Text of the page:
Born in Collins, the backwoods of Mississippi in 1943, Willie (Bill) Magee grew up listening to Muddy Waters, Elmore James, and BB King on his father's small radio. His mother died when he was four years old and his father followed when he was just 13. Taken from his parentless home, his older brother Deloy moved him to his tiny one room flat in Ithaca, New York.
At the Community Center, Magee met guitarist Butch Rosenberg and his focus turned to music. As the friendship grew, they spent many hours listening to R&B and rock, especially blues guitar. With a part-time job at a department store, Magee managed to save for his first guitar, a $29.99 Montgomery Ward special.
A year of solid practice brought Willie to join his first local band, and at age 14, music became his life. Working with various local bands, he also managed to graduate from high school, the first in his family to do so.
Magee relocated to San Diego in 1987 and has been performing locally since 1993. “You gotta have a passion for it,” he says of the blues. “That’s got to be number one. Number two? You got to be willing to pay your dues by practicing day and night.”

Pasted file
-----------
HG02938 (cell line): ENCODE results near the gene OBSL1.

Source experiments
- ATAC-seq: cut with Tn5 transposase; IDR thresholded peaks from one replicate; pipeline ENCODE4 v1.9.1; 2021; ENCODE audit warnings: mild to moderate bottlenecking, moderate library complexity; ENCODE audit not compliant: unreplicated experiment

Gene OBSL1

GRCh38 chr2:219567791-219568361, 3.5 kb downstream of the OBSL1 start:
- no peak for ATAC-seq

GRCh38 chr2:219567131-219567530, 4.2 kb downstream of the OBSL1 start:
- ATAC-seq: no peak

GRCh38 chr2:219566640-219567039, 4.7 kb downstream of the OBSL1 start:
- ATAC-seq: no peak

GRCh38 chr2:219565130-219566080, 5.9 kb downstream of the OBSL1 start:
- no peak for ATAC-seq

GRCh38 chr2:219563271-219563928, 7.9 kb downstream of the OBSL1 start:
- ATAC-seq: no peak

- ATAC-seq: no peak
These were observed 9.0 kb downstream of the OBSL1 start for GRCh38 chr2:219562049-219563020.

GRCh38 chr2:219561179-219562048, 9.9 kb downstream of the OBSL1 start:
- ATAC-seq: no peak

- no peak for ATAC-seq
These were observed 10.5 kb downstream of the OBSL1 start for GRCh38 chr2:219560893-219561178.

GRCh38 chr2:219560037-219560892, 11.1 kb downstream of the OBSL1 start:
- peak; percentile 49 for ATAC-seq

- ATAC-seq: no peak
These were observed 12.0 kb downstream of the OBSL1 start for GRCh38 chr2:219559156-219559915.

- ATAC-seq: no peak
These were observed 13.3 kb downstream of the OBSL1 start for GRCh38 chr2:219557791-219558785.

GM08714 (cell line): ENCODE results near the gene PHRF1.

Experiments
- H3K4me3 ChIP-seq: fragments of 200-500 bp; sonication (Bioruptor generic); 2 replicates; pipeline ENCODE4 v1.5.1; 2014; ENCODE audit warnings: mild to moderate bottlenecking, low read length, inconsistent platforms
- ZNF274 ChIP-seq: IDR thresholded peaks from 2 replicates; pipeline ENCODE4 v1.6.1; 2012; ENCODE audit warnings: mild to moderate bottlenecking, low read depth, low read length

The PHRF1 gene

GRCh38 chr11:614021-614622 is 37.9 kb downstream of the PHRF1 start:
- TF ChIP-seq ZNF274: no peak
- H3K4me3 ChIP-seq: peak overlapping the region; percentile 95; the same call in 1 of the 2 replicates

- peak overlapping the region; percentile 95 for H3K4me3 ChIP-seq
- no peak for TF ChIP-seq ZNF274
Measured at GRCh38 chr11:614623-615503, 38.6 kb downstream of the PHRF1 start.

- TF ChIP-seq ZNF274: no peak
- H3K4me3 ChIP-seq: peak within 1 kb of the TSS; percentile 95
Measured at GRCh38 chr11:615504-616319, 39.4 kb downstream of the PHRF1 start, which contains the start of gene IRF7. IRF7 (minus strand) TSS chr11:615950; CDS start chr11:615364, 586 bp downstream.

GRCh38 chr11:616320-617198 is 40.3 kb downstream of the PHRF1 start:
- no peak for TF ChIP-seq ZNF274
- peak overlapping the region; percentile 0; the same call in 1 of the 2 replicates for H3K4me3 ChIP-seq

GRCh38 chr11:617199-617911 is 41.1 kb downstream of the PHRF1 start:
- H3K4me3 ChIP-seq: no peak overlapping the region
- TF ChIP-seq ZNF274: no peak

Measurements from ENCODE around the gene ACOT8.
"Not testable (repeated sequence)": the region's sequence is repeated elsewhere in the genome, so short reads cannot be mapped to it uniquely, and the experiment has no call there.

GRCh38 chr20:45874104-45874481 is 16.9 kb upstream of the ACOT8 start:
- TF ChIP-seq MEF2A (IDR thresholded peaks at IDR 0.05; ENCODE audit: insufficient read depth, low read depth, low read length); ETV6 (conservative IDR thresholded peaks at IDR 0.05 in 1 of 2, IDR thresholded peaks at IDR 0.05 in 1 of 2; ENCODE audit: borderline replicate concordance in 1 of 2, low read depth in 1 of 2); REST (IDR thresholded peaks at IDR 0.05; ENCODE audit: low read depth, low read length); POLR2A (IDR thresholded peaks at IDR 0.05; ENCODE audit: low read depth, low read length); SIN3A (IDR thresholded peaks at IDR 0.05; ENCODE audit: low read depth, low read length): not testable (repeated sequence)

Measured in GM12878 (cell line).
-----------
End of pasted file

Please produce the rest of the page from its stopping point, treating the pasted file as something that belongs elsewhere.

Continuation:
“The first six months, everybody’s gonna tell you to shut up and stop making that noise, that you ain’t never gonna ever make no music. But you gotta not listen to that.” What you have to listen to, he says, are other blues musicians. “Influences. What’ll happen is you’re gonna pick up some of their sounds, but you’re gonna start to make some of your own sounds, too.”
Magee says he practices for hours a day.“I watch football. That game’s gonna last four hours. I have my guitar in my hand the whole time. I can watch television and practice at the same time.”
To this day, Magee refuses to make a pre-show set list. “I learned that way back. When you make a set list, you’re pre-judging your audience. How you gonna be at home and know your audience?”
What does Bill Magee disdain in a fellow blues traveler? “Someone playin’ a whole lot of notes,” he says. “BB [King] could hit but one note and make the hair on the back of your neck stand up.”